did Matthew leave the passage as it was? Matthew must have realized that his readers would
conclude the obvious from "Rock...rock". If he meant Christ to be understood as the rock, why
did he not say so? Why did he construct his sentences so awkwardly that contortions would
be required to elicit the fundamentalist interpretation? The reason of course, is that Matthew
knew full well what the sentence seemed to say was just what it really was saying. It was
Simon-weak, Christ denying Simon-who was chosen to be the first link in the chain of the
papacy. The scandal, to fundamentalists, is that Christ would chose as his Vicar the weakest
of the apostles, not the strongest. But God seems to enjoy working through the lowly in order
to confound the mighty, ..."

Q. Jesus spoke in Greek not in Aramaic, we know that this was the language of Jesus'
time. Because they wrote the New Testament in Greek, so the common man could
read it. So your explanation of petros & petra doesn't hold water.

A. (6) p. 200 "Actually, if the Evangelist had intended to contrast Peter the "stone" with Jesus
the "Rock", the obvious word to use for Simon Peter would have been lithos, the more
common Greek word for stone of small rock. This would have eliminated any possible
confusion between Peter and Jesus. On the other hand, the deliberate use of petros and
petra points to an attempt to translate an Aramaic pun into Greek, which of course is precisely
what Catholics contend. Interestingly, Jesus himself is called lithos (e.g. Mt. 21:42, 44) four
times more often than he is called petra (12 times to 3, a fact which doesn't dissuade Peter
from characterizing all believers as "stones" [lithoi]in 1 Peter 2:5.)

Q. What about Pope Honorius?

A. (3) p. 150 There is no doubt that Pope Honorius I (625-638) was personally orthodox.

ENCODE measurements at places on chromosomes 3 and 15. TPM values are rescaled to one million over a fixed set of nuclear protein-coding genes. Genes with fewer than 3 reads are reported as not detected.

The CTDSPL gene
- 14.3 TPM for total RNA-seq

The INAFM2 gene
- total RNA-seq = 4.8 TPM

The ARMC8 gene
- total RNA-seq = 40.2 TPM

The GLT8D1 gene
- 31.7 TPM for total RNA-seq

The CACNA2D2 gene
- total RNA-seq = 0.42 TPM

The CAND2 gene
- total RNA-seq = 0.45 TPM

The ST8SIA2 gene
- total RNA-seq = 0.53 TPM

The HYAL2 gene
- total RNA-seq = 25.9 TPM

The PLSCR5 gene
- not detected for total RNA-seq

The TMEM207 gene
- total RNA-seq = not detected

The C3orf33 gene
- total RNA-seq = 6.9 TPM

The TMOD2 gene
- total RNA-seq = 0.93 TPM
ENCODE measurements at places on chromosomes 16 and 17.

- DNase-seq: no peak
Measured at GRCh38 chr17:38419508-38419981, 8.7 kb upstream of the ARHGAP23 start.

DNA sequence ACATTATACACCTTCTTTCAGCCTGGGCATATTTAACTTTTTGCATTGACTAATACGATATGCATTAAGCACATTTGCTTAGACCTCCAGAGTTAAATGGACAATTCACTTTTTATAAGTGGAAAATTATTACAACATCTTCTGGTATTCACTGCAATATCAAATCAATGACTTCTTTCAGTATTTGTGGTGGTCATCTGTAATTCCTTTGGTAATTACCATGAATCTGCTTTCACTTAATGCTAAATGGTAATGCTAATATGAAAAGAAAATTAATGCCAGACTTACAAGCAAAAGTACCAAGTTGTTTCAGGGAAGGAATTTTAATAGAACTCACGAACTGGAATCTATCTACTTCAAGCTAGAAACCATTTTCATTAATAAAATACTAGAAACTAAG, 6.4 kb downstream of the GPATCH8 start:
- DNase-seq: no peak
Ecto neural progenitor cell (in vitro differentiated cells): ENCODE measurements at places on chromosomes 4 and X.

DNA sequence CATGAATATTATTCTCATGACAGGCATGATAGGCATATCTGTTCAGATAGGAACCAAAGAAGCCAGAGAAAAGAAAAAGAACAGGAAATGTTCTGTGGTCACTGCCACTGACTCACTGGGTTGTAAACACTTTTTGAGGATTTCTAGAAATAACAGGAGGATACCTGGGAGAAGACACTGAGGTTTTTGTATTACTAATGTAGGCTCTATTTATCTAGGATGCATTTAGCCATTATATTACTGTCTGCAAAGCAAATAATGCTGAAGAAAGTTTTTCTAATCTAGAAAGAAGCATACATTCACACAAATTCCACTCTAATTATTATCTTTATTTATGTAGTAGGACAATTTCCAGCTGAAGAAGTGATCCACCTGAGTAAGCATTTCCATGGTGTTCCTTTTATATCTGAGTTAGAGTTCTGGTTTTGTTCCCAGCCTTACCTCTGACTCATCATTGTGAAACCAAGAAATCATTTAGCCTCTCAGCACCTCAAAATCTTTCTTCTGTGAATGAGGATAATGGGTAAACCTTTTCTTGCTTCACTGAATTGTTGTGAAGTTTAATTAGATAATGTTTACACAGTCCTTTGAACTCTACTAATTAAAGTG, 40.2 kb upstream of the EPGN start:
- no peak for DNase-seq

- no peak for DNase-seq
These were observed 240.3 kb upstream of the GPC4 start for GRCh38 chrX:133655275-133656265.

However, through his prohibition against speaking of two modes of operation (speaking on
the divine & human nature of Jesus) he unwittingly favored the Monthelite error. The Sixth
General Council wrongly condemned him as a heretic. Pope Leo II (682-683) confirmed his
anathematisation but not for the reason given by the Council. He did not reproach him with
heresy, but with negligence in the suppression of the error.

Q. (CC)Some bishops, including popes, have erred in 'small matters", such as
whether the earth revolves around the sun. If we cannot trust them in such matters, how
can we ever believe anything they say about "big matters" like how to attain salvation
or Jesus' Real Presence in the Eucharist?

A. The reason we trust the bishops when they teach collectively (not individually) is that we
have a promise from our Lord that he would not leave us orphans (John 14:18), that we would
know the truth (John 8:32), that he would be with us always (Mt. 28:20), and that he would
guide us into all truth (JN. 16:13). We believe that Jesus keeps his promises, and since it is
his task (and therefore the Church's task) to lead us to salvation, the Magisterium is kept free
from error when the bishops dogmatically define a matter of faith or morals, such as at an
ecumenical council.
Once it has been established that Scripture does not teach (as it does not) which body moves
around the other, it is a matter for science - not for the Church - to establish whether the
earth moves around the sun or vice versa. It is a matter that falls outside the Church's
infallibility, which applies only to matters of faith and morals, not to matters of physical
science. It is not that this is a "small matter"; it simply is outside the Church's area of
infallibility. Christ did not will that the pope and the bishops be infallible about things simply to
answer the questions of the curious, but to make them effective shepherds in leading souls to
God; hence the area in which they are protected by the Holy Spirit are circumscribed. Topics
such as how to be saved and the Real Presence have everything to do with salvation and our
relation to God, so they fall within the Church's area of infallibility.

1 Corinthians 10:4